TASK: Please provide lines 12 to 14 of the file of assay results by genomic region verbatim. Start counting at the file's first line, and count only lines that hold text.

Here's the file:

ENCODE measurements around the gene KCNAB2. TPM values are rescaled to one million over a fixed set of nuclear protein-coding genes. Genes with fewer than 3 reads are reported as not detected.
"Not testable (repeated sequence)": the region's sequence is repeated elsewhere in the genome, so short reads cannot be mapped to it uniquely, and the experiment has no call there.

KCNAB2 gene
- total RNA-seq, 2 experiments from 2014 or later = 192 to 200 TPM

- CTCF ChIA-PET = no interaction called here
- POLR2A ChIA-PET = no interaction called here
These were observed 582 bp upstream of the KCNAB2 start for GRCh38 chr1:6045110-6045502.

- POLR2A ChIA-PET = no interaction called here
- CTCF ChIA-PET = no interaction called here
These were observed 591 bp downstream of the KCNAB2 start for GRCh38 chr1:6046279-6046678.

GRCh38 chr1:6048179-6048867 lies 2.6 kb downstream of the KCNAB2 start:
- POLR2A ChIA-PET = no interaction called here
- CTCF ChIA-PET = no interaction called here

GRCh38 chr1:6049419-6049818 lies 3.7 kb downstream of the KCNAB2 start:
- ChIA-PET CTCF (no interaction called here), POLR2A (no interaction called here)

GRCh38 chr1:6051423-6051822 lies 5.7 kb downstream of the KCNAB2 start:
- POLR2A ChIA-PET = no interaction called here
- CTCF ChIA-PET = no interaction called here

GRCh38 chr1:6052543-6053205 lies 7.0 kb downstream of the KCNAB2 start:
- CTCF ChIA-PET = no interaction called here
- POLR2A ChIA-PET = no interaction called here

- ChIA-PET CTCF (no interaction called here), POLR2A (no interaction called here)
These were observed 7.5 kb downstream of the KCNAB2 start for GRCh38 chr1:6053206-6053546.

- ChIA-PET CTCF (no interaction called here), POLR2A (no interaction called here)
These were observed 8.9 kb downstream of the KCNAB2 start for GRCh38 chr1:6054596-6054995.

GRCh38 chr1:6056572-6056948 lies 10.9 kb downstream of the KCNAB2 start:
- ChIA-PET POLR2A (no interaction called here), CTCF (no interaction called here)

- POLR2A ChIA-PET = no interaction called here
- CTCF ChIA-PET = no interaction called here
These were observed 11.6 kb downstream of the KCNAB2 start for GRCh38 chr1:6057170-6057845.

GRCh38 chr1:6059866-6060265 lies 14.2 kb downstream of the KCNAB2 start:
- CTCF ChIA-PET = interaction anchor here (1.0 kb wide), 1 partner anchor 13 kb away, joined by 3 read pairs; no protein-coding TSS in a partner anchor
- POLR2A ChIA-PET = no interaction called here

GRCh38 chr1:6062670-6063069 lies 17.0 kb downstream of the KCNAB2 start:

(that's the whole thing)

- POLR2A ChIA-PET = no interaction called here
- CTCF ChIA-PET = no interaction called here

GRCh38 chr1:6049419-6049818 lies 3.7 kb downstream of the KCNAB2 start: